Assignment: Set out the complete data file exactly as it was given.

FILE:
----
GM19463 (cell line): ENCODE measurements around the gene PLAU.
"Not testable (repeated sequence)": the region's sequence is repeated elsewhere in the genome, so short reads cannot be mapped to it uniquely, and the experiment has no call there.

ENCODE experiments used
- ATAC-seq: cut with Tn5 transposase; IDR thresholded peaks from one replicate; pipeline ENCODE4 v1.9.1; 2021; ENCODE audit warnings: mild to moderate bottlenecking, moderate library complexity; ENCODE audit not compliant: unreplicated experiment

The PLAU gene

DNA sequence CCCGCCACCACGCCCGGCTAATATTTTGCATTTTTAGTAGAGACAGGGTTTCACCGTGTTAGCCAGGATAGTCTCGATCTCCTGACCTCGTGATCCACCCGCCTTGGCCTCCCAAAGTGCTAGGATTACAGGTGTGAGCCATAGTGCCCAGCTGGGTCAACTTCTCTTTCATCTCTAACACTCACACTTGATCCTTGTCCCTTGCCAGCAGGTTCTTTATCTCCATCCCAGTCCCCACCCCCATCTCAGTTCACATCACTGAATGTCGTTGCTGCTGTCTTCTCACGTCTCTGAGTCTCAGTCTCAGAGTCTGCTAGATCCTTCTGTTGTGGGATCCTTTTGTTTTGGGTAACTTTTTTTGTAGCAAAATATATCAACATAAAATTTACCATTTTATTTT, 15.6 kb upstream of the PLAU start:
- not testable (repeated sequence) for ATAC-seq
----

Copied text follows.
GM19463 (cell line): ENCODE measurements around the gene PLAU.
"Not testable (repeated sequence)": the region's sequence is repeated elsewhere in the genome, so short reads cannot be mapped to it uniquely, and the experiment has no call there.

ENCODE experiments used
- ATAC-seq: cut with Tn5 transposase; IDR thresholded peaks from one replicate; pipeline ENCODE4 v1.9.1; 2021; ENCODE audit warnings: mild to moderate bottlenecking, moderate library complexity; ENCODE audit not compliant: unreplicated experiment

The PLAU gene

DNA sequence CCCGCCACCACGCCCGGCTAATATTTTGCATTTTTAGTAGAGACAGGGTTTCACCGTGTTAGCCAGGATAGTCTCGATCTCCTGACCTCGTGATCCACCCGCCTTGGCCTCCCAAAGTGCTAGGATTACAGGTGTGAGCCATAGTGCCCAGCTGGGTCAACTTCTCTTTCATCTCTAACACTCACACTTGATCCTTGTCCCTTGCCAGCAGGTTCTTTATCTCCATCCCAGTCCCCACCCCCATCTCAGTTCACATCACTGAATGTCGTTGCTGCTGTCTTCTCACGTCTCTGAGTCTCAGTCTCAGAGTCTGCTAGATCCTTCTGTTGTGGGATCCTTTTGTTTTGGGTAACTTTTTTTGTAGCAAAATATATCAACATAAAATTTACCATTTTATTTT, 15.6 kb upstream of the PLAU start:
- not testable (repeated sequence) for ATAC-seq